From there Tony puts on the face of the grieving uncle, while dealing privately with the guilt of feeling immensely relieved. What's interesting is he never seems to feel guilty because of actually murdering Christopher, but for pretending to be broken up about it. He attends the wake, where Carmela is beside herself with grief, and doesn't even go up to the body. He's been closer to Christopher's dead body than anyone will be, and he doesn't need a second look. (In a rather amusing twist, Christopher DOES seem to get the last laugh when Paulie's aunt who he thought was his mother -- or mother who he thought was his aunt... which one actually died?? -- dies, and everyone goes to Christopher's wake instead.) He then heads of to Vegas to hang with Christopher's Vegas stripper, play poker, and do peyote. A couple of episodes ago we saw Tony's luck falling apart, and every time he'd lose a game of roulette, he'd glare at Christopher like he was the reason. Now he can do no wrong at the roulette table, and he attributes the death of Christopher to his new-found luck.

Meanwhile, Tony Jr. is part of the Little Mafia, and they're vile little creatures. AJ's life is like a caricature of his dad's, as he goes to a doctor who's sub-par compared to Melfi; is on drugs that don't work as well as Tony's; tortures and beats helpless nerds at school who owe his friends some money; and falls apart, wondering why "we can't just all get along??" Will he end up succeeding his father, or will Tony Sr. have destroyed what's left of the Mafia before AJ can get there and instantly obliterate it himself?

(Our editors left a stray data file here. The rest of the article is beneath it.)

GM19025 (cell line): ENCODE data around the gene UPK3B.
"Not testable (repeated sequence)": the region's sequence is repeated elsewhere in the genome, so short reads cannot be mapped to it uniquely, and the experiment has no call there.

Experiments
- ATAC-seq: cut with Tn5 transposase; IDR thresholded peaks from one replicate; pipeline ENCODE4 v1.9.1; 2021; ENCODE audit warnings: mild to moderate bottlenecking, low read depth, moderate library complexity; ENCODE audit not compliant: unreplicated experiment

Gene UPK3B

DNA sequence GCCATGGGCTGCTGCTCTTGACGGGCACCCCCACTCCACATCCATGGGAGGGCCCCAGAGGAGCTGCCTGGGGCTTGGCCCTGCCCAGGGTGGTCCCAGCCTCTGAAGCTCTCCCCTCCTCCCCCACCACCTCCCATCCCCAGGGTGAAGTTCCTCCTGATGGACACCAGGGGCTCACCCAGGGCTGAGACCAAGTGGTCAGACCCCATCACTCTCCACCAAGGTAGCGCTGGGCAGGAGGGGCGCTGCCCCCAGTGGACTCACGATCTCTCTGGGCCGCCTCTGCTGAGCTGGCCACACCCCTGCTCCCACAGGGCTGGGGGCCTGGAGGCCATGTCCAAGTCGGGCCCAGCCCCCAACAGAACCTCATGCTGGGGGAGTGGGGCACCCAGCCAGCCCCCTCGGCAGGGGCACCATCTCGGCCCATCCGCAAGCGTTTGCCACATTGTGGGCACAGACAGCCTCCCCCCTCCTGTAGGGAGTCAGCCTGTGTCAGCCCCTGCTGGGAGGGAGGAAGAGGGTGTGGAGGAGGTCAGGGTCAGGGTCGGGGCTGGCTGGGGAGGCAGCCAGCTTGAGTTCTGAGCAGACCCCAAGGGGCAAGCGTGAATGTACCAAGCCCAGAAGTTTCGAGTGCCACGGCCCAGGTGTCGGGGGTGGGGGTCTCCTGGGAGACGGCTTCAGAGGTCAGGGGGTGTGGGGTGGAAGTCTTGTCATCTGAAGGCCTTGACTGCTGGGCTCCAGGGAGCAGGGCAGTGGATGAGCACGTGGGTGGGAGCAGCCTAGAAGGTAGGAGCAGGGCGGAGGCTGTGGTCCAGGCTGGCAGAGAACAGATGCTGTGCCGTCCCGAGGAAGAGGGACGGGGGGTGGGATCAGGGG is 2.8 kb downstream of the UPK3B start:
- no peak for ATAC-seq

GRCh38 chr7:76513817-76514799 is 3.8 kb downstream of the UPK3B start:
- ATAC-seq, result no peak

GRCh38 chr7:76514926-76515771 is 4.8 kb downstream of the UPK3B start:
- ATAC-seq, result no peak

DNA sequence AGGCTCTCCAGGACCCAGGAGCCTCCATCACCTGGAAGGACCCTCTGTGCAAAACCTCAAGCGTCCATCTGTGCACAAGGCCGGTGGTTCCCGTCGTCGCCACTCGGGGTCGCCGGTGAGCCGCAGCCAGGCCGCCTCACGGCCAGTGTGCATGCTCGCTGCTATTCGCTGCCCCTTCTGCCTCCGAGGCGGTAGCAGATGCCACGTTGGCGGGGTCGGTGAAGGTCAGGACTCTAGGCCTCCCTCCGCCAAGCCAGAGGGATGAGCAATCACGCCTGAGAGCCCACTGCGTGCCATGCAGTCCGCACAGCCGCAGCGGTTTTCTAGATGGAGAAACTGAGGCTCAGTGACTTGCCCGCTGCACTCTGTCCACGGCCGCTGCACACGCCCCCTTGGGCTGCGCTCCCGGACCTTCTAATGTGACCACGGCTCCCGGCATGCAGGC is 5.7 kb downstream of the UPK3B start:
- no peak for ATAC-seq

Over on Entourage, the mood was decidedly happier (the mood on the nightly news is decidedly happier than the Sopranos, for god's sake) as Drama's new show starts up, Turtle makes eyes at a girl who loves sneakers, and E and Vince FINALLY hook up with Ari again (oh happy day!!). Drama is afraid of the reviews coming out, and while I figured early on his reviews would be terrible but the ratings would be high, the revelation of that was still pretty hilarious. Basically, Drama's on According to Jim -- no critic worth his/her job actually likes the show, but too many people watch the damn thing for it to be cancelled. The clip they showed was just AWFUL (every word that Variety critic had to say about Drama was deserved) but hey, it's no secret that television is, for the most part, aimed at the lowest common denominator. The scene of Johnny being "distracted" at the rub and tug was easily the most uncomfortable scene I've seen all year -- I couldn't even watch. I've also been sad that Lloyd isn't getting enough lines this season, so having him break the good news to Drama at the end was awesome.

And now it looks like Vinny and E will be producers. I saw the big ratings twist coming, and when Turtle watched Sneaker Girl in his side mirror, I just knew his car would get smucked, but I didn't see the producer storyline coming, and I think it's a great direction to take the show. What will happen when the star of MedellĂ­n is also the owner of the script and producer? It could be great, but it could be a disaster. Personally, I'm hoping for the second, because watching Ari being just one bad phone call away from a heart attack for the next two seasons will be a beautiful thing.


Anonymous said...

Your take on the Sopranos is interesting -- by far the most powerful episode in several seasons, with Tony making decisions based on self-preservation. Interesting that he didn't kill Paulie when he pondered the idea, but he went through with it where Christopher was concerned.

Katherine Trites said...

I completely missed the smucking the car scene, darn that switch over for just one sec to check on Survivor's live show. Ahhh, oh well, I'll just wait until it starts in on demand. love that digital tv!
The show just keeps on getting better, more lines for Lloyd woould be great though. So love him!

Anonymous said...

After last season's Season About nothing, it's such a drag how good the Sopranos is getting now that it's over. The past two weeks have been much better than the past two seasons. Tony was in rare form the way he tried to get Carmela to believe that she too was relieved by Christopher's death. Is it Sunday yet?